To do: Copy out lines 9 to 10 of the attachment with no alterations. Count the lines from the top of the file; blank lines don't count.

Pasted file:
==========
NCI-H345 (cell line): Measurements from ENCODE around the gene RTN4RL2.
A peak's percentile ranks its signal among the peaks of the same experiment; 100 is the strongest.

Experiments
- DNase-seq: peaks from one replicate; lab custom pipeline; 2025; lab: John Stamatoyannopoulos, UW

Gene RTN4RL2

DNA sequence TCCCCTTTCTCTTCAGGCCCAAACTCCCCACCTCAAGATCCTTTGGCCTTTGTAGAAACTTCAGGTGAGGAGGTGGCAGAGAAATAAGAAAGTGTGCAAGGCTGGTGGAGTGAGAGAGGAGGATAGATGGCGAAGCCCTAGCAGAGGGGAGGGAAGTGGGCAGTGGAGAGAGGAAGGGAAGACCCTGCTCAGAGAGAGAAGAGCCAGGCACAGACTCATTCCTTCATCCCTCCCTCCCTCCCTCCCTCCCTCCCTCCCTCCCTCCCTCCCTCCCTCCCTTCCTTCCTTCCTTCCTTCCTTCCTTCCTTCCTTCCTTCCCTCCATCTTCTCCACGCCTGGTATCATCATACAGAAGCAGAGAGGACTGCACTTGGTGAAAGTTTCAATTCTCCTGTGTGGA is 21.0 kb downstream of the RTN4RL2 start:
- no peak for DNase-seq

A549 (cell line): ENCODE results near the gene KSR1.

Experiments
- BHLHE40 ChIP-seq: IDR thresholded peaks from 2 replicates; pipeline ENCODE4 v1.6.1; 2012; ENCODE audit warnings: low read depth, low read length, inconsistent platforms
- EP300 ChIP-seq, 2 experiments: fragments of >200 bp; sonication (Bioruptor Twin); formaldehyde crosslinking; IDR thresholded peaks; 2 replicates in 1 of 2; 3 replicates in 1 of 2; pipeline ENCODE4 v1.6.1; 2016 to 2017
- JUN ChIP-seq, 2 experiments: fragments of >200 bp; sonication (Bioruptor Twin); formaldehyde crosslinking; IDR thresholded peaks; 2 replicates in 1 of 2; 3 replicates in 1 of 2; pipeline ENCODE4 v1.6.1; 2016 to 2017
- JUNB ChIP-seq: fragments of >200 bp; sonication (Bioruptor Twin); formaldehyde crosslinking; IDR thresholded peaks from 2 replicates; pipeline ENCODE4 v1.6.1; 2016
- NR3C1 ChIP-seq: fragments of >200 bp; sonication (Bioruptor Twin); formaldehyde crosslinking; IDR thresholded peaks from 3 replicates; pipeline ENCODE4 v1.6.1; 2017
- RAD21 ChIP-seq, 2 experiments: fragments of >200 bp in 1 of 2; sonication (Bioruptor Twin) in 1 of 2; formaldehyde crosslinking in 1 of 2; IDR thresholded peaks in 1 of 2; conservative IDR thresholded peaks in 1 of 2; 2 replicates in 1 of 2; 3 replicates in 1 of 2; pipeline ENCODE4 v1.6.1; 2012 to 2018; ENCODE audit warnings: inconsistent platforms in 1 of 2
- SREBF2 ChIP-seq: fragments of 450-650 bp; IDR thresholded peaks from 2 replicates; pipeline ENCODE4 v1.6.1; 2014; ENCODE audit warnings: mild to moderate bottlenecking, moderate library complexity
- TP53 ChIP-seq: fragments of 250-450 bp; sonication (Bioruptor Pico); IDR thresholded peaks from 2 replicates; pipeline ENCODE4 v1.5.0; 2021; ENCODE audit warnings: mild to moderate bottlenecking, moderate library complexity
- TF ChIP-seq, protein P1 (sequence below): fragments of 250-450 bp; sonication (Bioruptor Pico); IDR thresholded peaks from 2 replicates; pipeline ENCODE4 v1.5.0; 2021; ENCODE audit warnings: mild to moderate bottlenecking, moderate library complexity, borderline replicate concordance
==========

Experiments
- BHLHE40 ChIP-seq: IDR thresholded peaks from 2 replicates; pipeline ENCODE4 v1.6.1; 2012; ENCODE audit warnings: low read depth, low read length, inconsistent platforms